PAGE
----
It's time to get back to Acapulco

It's time to get back to Acapulco

ACAPULCO, MEXICO - People of a certain age might recall a 1962 Timex watch commercial which featured one of this city’s legendary divers jumping off the 40-metre-high La Quebrada cliffs into the choppy surf with the company’s timepiece attached to his wrist.

The diver emerges to show the watch is still working as the voice of veteran broadcaster John Cameron Swayze says the famous line: “Timex: It takes a licking and keeps on ticking.”

Raoul Garcia was the cliff diver who jumped into the foamy sea in that commercial and he apparently did it on 37,348 other occasions, as well. Now, a whole new generation of Acapulco cliff divers entertain tourists with their death-defying leaps. We even pay $10 (U.S.) to watch the spectacle from the safety of a hotel balcony and gasp as the divers, some as young as 12 years old, take the plunge.

Viewing the cliff divers is all part of the Acapulco experience, which began in the 1930s when young men would dare each other to jump into the sea from lofty heights. Word spread and soon visitors started paying locals to bring them to the cliffs to watch.

Before taking their leap, the divers pray at a shrine to the Virgin of Guadalupe. On Dec. 12, (the Virgin’s annual feast day), the show concludes with the sea being lit with gasoline and the divers aiming at a target known as the “Ocean of Fire.”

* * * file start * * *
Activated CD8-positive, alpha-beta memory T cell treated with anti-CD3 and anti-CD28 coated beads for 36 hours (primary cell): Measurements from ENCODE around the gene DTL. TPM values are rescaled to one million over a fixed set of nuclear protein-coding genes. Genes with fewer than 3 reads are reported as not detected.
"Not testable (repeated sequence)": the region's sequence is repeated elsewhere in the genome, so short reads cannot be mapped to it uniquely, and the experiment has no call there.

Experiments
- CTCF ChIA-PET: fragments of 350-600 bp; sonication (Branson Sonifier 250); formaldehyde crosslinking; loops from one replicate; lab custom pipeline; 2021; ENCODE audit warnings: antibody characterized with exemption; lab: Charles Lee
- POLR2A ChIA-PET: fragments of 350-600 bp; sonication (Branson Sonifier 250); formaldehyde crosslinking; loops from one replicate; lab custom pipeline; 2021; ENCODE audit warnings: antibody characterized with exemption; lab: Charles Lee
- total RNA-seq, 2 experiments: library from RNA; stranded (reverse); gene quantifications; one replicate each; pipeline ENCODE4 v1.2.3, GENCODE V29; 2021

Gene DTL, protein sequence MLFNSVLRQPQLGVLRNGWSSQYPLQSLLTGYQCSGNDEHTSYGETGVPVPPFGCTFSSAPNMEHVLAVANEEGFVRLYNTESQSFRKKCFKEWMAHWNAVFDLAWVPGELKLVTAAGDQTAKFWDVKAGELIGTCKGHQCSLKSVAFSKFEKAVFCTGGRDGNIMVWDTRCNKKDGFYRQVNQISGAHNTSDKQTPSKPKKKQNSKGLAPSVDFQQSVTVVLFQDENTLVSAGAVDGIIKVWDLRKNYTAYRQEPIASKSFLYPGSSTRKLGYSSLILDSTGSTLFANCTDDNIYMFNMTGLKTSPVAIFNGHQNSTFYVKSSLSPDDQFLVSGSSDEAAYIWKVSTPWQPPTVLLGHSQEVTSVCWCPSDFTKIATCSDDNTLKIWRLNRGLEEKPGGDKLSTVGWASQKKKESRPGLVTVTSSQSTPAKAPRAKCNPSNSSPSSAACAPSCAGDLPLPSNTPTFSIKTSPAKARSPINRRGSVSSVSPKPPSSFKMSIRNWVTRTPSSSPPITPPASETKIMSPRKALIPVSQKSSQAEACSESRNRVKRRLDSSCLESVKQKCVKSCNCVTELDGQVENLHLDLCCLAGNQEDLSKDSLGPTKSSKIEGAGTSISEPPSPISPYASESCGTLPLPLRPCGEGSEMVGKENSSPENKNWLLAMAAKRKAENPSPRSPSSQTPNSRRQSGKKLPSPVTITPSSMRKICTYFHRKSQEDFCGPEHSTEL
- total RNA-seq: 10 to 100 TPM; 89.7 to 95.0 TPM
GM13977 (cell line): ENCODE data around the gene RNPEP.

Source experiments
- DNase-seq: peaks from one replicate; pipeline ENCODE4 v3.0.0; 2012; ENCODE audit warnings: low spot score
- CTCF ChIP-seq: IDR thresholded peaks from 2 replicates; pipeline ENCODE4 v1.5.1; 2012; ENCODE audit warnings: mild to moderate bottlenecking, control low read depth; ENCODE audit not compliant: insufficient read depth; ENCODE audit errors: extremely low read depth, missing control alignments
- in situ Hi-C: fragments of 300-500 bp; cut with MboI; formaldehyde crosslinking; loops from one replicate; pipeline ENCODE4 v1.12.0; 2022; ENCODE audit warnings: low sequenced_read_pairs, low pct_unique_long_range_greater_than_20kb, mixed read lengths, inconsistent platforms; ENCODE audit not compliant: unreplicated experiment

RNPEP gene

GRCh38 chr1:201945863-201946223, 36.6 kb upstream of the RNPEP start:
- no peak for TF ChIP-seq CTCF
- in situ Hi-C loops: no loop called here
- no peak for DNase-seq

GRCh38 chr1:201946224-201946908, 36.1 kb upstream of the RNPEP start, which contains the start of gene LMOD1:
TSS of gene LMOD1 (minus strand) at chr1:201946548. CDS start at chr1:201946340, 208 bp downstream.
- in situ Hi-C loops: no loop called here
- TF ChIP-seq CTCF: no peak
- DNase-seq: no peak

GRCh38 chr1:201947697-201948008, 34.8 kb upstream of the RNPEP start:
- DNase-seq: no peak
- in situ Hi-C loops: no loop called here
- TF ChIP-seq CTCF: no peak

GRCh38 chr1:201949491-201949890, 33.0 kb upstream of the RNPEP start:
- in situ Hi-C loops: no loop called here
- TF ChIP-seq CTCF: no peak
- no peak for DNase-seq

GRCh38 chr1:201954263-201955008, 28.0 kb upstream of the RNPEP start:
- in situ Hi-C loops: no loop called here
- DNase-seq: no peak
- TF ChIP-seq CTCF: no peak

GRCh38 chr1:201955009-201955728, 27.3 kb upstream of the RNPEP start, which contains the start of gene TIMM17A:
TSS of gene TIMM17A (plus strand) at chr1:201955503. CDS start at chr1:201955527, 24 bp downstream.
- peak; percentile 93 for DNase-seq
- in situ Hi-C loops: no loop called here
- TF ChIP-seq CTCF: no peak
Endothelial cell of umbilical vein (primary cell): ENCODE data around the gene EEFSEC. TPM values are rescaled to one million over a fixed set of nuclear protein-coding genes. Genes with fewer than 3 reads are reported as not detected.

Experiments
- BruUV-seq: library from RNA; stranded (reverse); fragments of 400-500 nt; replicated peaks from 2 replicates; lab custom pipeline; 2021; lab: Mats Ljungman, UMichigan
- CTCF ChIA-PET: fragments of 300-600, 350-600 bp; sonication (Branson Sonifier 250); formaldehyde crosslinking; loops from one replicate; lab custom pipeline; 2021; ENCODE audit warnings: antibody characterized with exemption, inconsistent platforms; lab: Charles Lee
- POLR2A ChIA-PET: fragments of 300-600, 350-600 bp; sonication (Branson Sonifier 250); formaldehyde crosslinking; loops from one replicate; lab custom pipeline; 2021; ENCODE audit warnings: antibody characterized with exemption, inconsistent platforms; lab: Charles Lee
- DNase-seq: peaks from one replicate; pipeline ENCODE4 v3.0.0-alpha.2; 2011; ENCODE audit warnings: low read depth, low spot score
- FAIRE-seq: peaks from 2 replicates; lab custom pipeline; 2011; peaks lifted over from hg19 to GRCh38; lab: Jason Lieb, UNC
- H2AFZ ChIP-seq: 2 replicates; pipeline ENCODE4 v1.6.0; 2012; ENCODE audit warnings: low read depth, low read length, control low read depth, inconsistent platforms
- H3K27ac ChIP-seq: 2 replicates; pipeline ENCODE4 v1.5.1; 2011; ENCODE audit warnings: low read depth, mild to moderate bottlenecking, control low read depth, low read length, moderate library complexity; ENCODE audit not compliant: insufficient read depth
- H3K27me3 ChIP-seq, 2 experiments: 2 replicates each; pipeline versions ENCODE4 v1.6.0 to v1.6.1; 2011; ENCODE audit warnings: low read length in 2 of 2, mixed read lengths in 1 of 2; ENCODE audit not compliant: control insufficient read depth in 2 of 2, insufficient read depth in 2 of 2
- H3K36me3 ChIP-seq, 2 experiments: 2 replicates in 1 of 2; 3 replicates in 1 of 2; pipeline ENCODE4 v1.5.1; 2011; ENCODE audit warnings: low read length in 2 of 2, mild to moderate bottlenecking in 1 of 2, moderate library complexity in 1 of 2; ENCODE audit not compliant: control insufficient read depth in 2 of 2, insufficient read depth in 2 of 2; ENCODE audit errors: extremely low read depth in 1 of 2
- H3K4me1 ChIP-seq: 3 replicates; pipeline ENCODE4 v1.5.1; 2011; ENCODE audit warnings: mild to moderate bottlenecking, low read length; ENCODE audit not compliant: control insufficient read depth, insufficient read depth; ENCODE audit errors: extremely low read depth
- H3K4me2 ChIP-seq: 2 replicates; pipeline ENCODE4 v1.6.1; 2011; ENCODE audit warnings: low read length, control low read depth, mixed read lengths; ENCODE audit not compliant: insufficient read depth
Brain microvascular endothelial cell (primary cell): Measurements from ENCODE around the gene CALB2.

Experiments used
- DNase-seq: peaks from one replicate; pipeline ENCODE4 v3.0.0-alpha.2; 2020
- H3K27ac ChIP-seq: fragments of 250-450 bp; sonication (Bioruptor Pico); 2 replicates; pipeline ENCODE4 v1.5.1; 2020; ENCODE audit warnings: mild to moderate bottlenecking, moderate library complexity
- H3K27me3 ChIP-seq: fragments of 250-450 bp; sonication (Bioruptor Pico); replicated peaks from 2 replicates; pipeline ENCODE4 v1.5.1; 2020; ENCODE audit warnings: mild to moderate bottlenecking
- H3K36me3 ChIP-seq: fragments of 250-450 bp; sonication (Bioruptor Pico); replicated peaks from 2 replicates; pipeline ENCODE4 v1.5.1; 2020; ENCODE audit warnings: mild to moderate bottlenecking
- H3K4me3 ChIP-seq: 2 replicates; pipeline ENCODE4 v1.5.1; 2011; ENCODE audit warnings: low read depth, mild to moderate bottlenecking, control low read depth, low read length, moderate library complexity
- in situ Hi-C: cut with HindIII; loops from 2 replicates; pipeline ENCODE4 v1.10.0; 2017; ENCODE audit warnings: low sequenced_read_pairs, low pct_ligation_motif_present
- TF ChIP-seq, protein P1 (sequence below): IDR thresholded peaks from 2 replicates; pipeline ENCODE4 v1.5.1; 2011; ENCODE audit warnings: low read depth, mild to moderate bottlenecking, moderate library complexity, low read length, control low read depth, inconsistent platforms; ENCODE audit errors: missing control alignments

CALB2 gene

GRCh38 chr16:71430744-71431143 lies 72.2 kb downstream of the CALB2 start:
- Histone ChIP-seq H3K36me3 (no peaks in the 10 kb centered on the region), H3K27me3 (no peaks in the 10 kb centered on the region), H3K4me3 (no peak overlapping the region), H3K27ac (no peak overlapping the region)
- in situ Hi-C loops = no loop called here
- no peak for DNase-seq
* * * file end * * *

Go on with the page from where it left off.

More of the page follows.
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Left: Made famous by a watch commercial, the cliff divers of Acapulco are world famous. Middle: A whole new generation of cliff divers is ready to keep the tradition alive. Right: The flamingos set a striking pose in Acapulco.

The legendary cliff divers have been featured in a number of Hollywood films, including Fun in Acapulco starring Elvis Presley and Ursula Andress. It was in that film that Elvis sang his hit “You Can’t Say No In Acapulco.”

Now, people are finding it hard to say “no” again to this romantic hideaway which was first launched onto the tourist stage in the 1950s when Hollywood legends like John Wayne, Elizabeth Taylor, Frank Sinatra, Eddie Fisher, Brigitte Bardot and Johnny Weissmuller bought property here.

Weissmuller, who was the world’s fastest swimmer in the 1920s and won five Olympic gold medals, is best remembered for playing Tarzan in 12 movies that were filmed here during the 1940s and ’50s. The round-shaped house with the gorgeous ocean view he once owned, is now a hotel and available for public tours. A sign in the lobby reads: “Welcome to the Hollywood Gang Hideaway 1950-1984: John Wayne, Johnny Weissmuller, Cary Grant, Fred MacMurray, Red Skelton, Rex Allen, Bo Roos, Errol Flynn, Richard Widmark and friends from Hollywood.”

Acapulco has gone through a lot since its “Hollywood Hideaway” days. It was shunned for many years by tourists because of the drug and gang violence which occurred here during the 1990s. But peace has been restored to this resort community which is just 300 kilometres from Mexico City and features one of Mexico’s most glorious stretches of beaches.